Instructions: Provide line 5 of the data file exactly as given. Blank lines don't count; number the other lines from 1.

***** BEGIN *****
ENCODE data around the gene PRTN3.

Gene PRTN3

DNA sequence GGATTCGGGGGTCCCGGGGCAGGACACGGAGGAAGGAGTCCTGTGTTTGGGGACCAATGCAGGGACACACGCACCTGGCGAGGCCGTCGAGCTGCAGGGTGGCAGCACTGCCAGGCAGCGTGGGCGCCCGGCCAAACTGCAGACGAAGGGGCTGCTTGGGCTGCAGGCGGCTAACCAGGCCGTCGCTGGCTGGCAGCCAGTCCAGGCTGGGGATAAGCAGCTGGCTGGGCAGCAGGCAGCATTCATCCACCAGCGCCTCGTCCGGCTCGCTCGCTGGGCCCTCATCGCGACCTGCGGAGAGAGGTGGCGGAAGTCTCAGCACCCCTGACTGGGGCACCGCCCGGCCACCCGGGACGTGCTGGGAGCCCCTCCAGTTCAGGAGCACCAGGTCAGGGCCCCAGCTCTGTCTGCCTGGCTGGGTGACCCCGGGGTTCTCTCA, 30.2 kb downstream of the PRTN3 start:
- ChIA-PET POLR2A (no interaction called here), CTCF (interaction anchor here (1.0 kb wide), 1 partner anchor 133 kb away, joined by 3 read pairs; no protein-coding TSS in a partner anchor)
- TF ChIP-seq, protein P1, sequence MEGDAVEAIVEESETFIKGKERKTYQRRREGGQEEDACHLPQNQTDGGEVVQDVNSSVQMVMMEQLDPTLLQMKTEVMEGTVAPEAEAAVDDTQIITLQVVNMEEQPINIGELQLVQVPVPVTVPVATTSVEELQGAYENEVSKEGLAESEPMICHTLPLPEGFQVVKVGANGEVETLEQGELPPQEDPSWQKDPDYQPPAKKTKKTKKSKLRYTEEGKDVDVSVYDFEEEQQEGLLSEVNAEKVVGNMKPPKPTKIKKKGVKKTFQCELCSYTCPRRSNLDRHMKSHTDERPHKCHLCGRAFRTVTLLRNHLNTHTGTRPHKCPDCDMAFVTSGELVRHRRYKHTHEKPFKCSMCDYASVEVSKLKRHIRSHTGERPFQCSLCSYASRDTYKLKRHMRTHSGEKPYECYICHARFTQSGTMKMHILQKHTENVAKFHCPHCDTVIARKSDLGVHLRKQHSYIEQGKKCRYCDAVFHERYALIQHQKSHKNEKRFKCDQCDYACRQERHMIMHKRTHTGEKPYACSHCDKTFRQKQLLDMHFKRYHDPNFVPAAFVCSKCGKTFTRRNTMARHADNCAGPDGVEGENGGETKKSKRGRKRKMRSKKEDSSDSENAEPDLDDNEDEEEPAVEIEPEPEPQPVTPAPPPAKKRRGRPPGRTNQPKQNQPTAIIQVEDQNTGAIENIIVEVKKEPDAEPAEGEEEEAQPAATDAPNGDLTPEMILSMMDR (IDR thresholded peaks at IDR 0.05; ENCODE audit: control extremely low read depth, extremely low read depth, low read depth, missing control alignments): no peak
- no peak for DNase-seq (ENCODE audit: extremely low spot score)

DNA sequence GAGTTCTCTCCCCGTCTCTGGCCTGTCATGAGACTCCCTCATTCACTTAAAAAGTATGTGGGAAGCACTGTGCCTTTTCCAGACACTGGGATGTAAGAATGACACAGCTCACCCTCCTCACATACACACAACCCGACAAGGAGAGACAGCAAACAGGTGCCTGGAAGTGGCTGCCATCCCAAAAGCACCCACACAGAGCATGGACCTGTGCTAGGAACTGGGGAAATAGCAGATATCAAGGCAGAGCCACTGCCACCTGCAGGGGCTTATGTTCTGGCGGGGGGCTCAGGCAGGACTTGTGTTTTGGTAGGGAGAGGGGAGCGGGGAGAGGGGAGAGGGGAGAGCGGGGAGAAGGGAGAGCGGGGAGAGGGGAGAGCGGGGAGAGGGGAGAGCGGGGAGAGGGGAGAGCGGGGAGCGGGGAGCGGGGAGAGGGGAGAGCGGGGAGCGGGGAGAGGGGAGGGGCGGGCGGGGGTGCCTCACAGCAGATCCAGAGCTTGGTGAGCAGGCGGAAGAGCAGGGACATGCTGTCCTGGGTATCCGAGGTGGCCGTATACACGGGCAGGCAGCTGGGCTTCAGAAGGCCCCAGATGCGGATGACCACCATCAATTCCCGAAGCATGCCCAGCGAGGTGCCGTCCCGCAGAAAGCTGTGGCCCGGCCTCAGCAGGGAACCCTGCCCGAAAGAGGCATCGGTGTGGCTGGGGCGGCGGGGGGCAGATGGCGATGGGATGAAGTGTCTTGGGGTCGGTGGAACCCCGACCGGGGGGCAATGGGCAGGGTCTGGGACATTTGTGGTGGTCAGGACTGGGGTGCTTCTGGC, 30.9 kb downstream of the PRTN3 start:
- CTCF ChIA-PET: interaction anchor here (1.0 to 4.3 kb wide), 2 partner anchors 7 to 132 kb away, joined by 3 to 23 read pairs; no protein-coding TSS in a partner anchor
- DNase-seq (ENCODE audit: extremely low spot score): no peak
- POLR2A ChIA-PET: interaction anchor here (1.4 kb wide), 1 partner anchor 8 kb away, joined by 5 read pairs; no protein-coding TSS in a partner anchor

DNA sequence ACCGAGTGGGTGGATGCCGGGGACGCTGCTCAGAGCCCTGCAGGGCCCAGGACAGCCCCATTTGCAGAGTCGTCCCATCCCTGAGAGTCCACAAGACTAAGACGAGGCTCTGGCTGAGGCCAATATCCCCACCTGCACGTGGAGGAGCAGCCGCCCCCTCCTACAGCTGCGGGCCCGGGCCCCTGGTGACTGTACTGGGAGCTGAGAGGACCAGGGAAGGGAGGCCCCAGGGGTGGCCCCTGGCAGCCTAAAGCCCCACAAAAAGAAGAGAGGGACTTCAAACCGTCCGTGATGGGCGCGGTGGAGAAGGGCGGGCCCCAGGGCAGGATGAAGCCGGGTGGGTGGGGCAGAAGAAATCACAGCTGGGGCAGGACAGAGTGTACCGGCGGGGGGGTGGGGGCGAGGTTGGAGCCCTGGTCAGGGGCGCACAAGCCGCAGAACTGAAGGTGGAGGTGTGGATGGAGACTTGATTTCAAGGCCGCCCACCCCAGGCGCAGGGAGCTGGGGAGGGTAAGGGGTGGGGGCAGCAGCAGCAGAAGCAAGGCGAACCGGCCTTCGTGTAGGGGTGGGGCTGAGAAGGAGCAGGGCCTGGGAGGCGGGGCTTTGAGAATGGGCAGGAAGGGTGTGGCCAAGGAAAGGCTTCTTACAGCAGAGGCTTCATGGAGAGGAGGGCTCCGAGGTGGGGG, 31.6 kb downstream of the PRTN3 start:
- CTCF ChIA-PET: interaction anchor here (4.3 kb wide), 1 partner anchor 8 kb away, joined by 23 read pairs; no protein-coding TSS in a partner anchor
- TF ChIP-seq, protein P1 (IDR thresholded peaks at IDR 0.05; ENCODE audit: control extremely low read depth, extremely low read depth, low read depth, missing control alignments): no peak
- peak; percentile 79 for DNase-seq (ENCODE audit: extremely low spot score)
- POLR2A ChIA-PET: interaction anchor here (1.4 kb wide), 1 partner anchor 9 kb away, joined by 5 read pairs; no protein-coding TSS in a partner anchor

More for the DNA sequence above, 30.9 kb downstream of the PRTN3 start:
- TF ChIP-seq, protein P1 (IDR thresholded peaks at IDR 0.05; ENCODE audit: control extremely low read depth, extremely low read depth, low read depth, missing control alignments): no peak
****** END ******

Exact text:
- TF ChIP-seq, protein P1, sequence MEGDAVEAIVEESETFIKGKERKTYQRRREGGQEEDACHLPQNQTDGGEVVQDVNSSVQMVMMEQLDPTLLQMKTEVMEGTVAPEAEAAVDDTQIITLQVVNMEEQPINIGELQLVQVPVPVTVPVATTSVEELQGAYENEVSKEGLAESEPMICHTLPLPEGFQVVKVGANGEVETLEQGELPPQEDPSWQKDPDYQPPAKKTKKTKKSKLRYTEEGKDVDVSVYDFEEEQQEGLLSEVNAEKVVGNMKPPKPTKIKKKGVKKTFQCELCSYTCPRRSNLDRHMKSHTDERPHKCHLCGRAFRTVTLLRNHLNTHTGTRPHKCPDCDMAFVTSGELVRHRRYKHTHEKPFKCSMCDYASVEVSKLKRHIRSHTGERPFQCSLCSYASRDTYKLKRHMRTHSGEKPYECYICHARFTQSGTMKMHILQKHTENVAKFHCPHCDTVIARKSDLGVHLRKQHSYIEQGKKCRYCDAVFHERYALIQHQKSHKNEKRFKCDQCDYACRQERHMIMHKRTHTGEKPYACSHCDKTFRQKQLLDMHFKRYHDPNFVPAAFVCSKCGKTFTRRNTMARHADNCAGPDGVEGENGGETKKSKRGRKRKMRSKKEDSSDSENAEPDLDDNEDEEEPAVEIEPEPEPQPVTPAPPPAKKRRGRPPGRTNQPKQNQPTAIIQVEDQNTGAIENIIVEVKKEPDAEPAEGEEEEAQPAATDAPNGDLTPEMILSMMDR (IDR thresholded peaks at IDR 0.05; ENCODE audit: control extremely low read depth, extremely low read depth, low read depth, missing control alignments): no peak